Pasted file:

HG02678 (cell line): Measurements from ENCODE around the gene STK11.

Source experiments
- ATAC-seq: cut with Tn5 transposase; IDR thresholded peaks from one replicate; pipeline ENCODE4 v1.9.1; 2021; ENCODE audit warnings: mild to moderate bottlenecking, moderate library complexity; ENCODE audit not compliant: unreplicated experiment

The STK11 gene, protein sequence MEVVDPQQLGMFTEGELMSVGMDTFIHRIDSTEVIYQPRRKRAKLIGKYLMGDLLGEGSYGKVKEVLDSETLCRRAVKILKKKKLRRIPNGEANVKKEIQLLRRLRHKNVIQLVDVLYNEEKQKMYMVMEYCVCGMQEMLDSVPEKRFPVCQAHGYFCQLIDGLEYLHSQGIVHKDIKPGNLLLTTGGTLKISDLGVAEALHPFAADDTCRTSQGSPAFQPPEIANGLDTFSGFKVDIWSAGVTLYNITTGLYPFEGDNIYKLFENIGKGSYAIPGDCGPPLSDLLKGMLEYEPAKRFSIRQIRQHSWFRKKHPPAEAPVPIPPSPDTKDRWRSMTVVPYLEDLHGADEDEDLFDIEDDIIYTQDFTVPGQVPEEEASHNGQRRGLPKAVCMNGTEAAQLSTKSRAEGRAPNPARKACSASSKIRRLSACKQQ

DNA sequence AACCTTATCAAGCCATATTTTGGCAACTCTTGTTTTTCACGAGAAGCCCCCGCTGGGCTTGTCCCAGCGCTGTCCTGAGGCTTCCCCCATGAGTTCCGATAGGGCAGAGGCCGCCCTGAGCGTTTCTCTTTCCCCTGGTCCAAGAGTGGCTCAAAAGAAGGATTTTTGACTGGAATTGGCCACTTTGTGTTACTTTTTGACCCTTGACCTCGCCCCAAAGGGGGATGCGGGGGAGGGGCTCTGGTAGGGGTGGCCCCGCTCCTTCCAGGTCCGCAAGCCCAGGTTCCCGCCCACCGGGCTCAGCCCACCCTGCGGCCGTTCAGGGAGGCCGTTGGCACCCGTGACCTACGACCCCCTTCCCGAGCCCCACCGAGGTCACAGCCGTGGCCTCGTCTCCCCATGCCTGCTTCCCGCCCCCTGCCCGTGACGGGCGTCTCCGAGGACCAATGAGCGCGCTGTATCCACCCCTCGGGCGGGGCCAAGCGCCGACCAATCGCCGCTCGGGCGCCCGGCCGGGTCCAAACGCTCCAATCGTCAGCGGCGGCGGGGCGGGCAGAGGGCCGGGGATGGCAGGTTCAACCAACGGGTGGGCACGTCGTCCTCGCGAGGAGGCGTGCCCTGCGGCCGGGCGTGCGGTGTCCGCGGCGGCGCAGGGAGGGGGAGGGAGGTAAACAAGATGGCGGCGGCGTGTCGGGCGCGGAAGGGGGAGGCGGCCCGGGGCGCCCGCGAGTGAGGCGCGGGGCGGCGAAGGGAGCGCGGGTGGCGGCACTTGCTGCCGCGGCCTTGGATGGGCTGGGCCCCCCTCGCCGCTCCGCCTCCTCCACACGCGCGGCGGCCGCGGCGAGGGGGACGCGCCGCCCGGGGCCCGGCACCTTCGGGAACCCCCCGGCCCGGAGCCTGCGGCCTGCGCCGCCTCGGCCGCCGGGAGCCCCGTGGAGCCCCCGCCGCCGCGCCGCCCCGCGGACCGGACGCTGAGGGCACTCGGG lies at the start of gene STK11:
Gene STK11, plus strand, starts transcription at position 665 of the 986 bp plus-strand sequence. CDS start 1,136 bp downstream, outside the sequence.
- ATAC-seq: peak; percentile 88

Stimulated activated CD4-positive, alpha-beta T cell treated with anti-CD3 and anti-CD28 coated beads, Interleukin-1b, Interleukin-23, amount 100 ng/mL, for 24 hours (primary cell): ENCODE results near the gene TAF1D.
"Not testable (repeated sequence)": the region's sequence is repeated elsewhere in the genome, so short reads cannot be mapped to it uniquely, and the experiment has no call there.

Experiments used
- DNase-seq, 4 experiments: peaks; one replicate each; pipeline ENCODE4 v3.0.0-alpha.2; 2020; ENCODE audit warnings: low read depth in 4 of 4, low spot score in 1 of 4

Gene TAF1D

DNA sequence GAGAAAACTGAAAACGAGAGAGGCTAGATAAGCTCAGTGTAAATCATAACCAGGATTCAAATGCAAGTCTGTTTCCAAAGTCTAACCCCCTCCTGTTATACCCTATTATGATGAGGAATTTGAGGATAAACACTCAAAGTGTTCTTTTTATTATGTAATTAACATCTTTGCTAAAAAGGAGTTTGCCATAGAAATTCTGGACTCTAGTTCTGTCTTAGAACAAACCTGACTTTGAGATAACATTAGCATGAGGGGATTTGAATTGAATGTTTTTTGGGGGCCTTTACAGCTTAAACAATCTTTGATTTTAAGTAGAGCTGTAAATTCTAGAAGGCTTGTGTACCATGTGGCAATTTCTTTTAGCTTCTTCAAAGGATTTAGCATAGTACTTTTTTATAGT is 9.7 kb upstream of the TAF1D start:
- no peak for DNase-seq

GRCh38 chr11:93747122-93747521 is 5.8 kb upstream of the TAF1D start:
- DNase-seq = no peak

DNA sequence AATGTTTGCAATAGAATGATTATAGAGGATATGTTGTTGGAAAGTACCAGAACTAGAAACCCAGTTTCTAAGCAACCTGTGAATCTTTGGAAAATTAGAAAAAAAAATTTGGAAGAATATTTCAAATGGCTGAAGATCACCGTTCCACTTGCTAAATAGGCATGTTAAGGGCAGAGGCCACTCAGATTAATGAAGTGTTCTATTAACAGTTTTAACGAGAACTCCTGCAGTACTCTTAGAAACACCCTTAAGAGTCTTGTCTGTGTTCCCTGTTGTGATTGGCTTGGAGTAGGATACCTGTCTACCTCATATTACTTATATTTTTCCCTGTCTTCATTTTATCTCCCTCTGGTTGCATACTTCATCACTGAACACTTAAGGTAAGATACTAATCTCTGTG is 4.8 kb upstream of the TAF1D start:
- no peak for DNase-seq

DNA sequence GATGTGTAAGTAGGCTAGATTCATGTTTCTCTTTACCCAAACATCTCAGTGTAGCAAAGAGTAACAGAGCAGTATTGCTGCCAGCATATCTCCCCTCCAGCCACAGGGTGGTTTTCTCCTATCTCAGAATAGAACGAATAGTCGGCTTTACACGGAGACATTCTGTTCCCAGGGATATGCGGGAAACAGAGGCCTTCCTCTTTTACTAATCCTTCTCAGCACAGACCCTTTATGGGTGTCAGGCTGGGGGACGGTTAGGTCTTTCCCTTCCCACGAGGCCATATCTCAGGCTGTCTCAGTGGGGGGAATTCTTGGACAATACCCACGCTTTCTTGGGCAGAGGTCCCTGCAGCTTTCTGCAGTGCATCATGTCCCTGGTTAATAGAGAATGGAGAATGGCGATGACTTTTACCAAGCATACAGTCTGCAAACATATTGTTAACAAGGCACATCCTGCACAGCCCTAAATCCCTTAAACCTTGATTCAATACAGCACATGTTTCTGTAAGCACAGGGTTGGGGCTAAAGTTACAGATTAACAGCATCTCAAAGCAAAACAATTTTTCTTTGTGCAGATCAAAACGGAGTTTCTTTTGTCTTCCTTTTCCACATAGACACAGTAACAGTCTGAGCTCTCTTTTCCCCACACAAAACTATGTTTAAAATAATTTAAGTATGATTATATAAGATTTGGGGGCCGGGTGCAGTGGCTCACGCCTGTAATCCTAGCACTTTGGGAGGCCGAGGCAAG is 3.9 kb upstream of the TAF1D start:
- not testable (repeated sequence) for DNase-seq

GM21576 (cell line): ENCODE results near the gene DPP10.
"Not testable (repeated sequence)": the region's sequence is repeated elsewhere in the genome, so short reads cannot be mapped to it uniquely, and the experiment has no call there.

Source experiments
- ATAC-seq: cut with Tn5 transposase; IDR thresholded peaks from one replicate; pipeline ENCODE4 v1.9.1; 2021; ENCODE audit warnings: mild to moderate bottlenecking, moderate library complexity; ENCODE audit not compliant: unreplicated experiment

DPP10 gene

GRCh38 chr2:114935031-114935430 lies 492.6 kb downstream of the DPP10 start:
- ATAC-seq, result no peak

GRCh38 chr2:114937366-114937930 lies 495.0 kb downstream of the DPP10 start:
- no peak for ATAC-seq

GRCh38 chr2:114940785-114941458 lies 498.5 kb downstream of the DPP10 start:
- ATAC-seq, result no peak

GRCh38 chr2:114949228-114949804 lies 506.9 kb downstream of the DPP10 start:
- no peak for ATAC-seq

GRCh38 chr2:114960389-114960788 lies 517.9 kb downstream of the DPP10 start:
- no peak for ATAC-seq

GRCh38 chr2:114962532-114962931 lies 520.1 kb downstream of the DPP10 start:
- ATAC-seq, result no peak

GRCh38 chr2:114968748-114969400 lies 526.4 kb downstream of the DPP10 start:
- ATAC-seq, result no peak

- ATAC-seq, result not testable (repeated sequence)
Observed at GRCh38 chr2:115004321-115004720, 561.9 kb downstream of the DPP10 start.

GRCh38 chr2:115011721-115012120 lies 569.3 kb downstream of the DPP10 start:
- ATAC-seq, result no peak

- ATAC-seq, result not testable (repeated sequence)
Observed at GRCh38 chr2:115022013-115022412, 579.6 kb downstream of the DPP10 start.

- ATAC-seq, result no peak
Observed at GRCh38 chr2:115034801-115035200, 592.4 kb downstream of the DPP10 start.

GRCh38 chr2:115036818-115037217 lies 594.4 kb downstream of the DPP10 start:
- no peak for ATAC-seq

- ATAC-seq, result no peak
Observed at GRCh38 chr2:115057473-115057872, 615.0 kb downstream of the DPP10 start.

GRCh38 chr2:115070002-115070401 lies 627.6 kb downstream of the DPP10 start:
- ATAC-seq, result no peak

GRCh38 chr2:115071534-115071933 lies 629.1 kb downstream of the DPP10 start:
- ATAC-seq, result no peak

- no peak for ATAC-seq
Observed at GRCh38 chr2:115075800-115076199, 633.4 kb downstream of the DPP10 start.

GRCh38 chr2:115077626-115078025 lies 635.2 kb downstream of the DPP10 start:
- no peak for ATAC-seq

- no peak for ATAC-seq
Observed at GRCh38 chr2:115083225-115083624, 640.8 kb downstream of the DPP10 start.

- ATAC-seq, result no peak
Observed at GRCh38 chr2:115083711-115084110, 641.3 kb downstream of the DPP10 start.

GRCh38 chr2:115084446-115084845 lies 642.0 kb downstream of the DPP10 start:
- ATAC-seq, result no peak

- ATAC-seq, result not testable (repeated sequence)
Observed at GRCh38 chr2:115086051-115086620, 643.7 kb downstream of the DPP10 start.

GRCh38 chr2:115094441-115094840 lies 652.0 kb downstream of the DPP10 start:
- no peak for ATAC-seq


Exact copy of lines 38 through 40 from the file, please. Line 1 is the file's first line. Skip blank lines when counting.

GRCh38 chr2:114968748-114969400 lies 526.4 kb downstream of the DPP10 start:
- ATAC-seq, result no peak

- ATAC-seq, result not testable (repeated sequence)